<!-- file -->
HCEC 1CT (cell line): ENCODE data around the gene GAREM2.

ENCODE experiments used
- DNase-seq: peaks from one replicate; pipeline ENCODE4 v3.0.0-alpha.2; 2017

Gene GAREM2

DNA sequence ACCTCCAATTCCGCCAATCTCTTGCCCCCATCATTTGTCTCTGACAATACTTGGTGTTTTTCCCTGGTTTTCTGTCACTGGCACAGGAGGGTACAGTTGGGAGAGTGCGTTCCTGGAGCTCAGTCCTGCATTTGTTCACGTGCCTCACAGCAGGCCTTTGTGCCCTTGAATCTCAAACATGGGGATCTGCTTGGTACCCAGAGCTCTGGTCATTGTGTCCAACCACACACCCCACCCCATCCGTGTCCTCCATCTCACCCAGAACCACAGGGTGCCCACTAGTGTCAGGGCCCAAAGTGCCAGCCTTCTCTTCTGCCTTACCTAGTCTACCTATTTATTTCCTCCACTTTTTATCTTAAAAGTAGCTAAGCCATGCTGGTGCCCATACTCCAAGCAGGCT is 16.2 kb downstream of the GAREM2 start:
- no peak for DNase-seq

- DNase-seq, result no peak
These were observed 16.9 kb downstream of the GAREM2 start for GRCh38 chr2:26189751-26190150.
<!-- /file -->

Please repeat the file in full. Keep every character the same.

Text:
HCEC 1CT (cell line): ENCODE data around the gene GAREM2.

ENCODE experiments used
- DNase-seq: peaks from one replicate; pipeline ENCODE4 v3.0.0-alpha.2; 2017

Gene GAREM2

DNA sequence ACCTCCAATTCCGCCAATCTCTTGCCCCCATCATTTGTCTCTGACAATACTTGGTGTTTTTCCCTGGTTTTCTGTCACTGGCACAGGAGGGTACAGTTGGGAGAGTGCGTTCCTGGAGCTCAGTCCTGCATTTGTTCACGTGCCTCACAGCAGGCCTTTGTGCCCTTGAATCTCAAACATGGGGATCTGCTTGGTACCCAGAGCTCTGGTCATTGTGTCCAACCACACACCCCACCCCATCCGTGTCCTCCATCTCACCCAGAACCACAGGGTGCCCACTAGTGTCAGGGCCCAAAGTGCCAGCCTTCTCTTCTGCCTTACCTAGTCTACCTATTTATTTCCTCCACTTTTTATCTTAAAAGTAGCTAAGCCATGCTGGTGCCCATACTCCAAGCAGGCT is 16.2 kb downstream of the GAREM2 start:
- no peak for DNase-seq

- DNase-seq, result no peak
These were observed 16.9 kb downstream of the GAREM2 start for GRCh38 chr2:26189751-26190150.